Taste, Sip and Dance the Night Away at the Best of Delaware Party at Dover Downs

Delaware Center for the Contemporary Arts’ From Joy to Terror exhibit, Old Crow Medicine Show plays The Grand, and more.

Jordan Kasey, Smile, 2012 - Oil on Canvas

“Collectively, the exhibition can be understood as a symbol for the political act of imagining and creative nonsense as a means of social engagement and critique.” So says Maiza Hixson, curator of the group exhibition “From Joy to Terror,” which is showing at the Delaware Center for the Contemporary Arts in Wilmington until Oct. 2. With artists presenting everything from cartoons and quilts to fashion shoots and time travel, the show contextualizes the DCCA as a site for a wide-ranging view of contemporary art and culture. “Displaying bold and idiosyncratic artistic vision, their work champions subjectivity and absurdity in the form of fiction, storytelling, dreaming, and interactive play as a means of surviving the emotional, physical, and environmental challenges affecting the world today,” Hixson says. “From Joy to Terror” presents artists who entertain the creative potential of fantasy, pleasure and nonsense to negotiate the greater absurdities of real life. Andrew, Hannah Brancato, Emily Campbell, Jonathan Duff, Jordan Kasey, Vincent Valerio, and Baltimore’s Make Studio artists Kareem Samuels, Tony Labate, and Gary Schmedes craft objects and experiences that suggest playful, poetic, and satirical survival strategies for present-day social ills. Here’s more about the artists, from the DCCA:

Benjamin Andrew (Baltimore) introduces “Chronoecology Corps” as a kunstwerk or a total work of art into the gallery. Encompassing nearly every creative medium, the project is also a living comic book based on the premise that in the future nature is obsolete and the artist is a time traveling scientist who must return to the past to archive people’s experiences of the environment. Through deadpan humor, Andrew evokes humanity’s timeless nostalgia for nature and the threat of ecological destruction.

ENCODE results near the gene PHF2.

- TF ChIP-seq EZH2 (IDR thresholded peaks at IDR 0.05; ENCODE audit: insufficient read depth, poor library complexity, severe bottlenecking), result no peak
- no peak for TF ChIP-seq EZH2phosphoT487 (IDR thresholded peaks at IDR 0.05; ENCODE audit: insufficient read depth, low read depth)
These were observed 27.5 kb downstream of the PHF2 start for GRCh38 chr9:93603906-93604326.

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Equally ironic and whimsical, Nathan Gorgen’s (Columbus, Oh) “Luxury Accommodations” features a portable bathroom in the gallery that follows in the Duchamp-ian readymade tradition. Aside from his gleeful homage to the commercial art of faux finishing in a seemingly sacred space of fine art, the artist creates a cultural monument out of a human waste container.

Drawing similar inspiration from mundane objects and America’’ material, consumer culture as disposable waste, artist Jonathan Duff‘s (Richmond, Va.) photographic work references catalogs of home décor and furniture companies. The artist finds that the “ultra clean and organized scenes in these catalogs are begging to be soiled.” His two-dimensional abstract paintings combine garish and outdated colors with geometric shapes that enthusiastically embody the definition of generic composition, reminding one of bad 1980s graphic design and corporate lobby art.

While Duff delights in defiling lifeless interiors in abstracted two-dimensional images, painter Jordan Kasey (Baltimore) enjoys “arranging organic forms into images that feel monumental and confrontational.” Kasey’s large canvases include surreal-looking portraits of richly colored rocks and among others the shell of human heads bursting with coral, sea anemone and starfish imagery. She states that her works are “more about eliciting an emotional response from the viewer than conveying any specific intellectual or political message.”